Precedent, Three-Judge District Courts, and the Law of Democracy
Written By: Joshua A. Douglas & Michael E. Solimine
As recent partisan gerrymandering cases have shown, three-judge dis-trict courts play a unique and important role in how the federal judiciary considers significant election law disputes. Yet two somewhat quirky pro-cedural questions involving these courts remain unresolved: first, is a Supreme Court ruling to summarily affirm a three-judge district court’s decision precedential on all future courts? That is, why should a one-line order from the Supreme Court, without explanation, formally bind all future courts on the issue, especially when it is unclear what aspect of the lower court’s decision was correct? Second, must a three-judge dis-trict court follow, as mandatory authority, circuit precedent in the circuit in which it sits, even though an appeal from the ruling of a three-judge district court will skip the court of appeals and go directly to the U.S. Supreme Court? This Article tackles these problems and provides clear-cut answers, which will ultimately improve judicial decisionmaking for some of the most important cases that the federal judiciary hears given their effect on democracy.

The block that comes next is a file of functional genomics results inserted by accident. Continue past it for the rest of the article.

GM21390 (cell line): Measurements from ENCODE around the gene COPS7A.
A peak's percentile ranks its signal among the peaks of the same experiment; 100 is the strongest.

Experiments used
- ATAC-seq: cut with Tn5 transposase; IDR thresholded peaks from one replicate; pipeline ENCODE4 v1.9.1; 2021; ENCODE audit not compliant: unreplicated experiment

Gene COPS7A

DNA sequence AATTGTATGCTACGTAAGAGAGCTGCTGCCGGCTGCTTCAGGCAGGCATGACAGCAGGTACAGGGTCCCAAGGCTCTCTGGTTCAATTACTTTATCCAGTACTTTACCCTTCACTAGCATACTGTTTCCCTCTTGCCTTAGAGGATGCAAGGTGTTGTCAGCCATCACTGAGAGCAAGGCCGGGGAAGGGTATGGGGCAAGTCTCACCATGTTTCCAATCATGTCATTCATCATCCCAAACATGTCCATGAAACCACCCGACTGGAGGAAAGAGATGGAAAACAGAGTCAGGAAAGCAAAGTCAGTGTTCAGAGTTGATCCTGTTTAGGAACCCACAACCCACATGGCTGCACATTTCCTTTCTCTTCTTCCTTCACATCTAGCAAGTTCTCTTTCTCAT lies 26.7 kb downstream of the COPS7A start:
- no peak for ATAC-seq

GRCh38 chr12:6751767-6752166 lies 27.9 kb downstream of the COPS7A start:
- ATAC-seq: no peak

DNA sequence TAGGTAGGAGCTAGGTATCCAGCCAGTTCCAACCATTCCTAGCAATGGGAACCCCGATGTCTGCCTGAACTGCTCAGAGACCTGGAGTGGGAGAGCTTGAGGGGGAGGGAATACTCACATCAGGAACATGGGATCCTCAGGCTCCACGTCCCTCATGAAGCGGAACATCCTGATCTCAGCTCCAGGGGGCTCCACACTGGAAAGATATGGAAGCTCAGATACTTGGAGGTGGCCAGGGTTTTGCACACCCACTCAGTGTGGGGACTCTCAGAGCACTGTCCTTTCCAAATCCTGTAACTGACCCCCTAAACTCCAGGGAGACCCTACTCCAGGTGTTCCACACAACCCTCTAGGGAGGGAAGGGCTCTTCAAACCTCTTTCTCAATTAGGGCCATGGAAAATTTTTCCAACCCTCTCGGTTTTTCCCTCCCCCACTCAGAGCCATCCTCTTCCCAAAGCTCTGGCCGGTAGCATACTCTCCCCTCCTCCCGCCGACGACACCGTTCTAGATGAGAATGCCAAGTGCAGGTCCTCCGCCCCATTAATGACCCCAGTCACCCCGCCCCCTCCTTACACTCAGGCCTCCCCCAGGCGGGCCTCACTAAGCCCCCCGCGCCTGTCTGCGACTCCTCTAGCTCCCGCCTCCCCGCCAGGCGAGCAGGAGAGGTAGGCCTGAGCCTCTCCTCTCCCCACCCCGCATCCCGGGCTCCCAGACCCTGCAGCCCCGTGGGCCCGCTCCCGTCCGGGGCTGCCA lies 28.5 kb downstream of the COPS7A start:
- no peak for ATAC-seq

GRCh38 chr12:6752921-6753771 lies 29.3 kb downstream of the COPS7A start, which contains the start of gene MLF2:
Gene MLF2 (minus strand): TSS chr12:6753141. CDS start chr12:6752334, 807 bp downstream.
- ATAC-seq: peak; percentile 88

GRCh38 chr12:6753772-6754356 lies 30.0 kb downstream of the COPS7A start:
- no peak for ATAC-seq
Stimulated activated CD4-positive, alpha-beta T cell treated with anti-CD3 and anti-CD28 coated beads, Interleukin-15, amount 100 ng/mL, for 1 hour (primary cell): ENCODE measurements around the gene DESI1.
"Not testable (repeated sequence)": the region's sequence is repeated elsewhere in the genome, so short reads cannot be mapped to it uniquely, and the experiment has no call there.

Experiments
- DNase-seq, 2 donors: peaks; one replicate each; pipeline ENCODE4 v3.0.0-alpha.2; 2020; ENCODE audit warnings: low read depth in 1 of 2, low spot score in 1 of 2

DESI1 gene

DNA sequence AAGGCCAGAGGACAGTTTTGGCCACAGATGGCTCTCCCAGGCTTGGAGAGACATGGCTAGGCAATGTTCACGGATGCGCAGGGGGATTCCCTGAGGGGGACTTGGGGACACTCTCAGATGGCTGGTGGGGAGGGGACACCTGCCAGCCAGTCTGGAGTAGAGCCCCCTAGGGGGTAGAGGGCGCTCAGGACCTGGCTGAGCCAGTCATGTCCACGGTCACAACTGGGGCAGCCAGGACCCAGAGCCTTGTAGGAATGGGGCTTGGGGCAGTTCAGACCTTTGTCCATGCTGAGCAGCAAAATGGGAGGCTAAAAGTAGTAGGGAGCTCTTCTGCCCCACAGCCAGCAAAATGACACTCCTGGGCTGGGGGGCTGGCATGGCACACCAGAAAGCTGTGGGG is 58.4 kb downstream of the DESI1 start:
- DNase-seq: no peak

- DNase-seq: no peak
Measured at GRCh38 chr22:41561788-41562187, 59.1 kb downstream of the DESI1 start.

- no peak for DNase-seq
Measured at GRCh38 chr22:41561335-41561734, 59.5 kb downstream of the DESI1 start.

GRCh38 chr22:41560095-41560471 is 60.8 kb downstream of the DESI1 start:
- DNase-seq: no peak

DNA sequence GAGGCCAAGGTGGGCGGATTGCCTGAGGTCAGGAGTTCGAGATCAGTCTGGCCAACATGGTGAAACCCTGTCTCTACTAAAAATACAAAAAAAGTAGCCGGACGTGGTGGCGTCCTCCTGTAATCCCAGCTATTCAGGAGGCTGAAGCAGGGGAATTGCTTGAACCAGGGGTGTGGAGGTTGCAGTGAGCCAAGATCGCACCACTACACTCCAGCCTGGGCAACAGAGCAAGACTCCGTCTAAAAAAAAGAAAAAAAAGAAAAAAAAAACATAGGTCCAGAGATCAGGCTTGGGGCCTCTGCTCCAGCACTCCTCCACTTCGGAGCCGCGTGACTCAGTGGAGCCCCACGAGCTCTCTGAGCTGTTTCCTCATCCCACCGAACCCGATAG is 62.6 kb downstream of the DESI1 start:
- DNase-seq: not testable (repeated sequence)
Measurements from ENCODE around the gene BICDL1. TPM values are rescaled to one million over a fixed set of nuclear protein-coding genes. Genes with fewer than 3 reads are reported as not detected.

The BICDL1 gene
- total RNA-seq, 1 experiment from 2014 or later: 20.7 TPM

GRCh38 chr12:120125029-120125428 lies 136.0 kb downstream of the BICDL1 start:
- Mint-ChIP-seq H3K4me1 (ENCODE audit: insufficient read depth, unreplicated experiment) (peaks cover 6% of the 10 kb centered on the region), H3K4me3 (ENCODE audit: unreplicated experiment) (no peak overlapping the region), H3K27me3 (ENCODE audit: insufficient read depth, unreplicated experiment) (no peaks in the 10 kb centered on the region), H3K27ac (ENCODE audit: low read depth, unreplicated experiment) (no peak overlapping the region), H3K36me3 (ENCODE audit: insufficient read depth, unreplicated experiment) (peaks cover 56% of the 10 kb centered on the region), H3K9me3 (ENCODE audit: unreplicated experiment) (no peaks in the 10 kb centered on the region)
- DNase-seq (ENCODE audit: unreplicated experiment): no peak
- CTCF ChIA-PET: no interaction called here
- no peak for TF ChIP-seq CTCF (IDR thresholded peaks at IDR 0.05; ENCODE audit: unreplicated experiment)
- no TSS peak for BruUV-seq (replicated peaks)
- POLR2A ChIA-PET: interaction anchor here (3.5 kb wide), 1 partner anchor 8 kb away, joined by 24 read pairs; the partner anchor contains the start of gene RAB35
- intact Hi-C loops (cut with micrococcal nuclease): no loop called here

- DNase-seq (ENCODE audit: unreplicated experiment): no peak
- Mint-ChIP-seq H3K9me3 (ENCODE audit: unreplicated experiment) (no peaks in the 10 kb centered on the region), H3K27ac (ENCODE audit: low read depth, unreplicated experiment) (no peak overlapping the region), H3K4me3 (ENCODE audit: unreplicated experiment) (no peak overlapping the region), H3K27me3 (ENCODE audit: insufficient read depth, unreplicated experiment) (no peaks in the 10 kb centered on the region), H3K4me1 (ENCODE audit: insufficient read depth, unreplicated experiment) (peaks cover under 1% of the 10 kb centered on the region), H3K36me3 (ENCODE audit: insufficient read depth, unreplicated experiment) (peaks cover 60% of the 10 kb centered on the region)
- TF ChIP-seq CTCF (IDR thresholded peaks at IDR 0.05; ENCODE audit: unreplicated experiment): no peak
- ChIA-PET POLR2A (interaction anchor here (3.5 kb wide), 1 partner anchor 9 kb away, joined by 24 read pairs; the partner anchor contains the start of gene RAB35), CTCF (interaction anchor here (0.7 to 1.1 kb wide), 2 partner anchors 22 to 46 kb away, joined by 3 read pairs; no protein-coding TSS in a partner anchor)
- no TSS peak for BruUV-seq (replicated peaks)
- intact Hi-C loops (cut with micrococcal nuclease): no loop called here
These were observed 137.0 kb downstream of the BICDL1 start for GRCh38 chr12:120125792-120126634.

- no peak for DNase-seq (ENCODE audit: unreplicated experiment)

Continue reading Precedent, Three-Judge District Courts, and the Law of Democracy.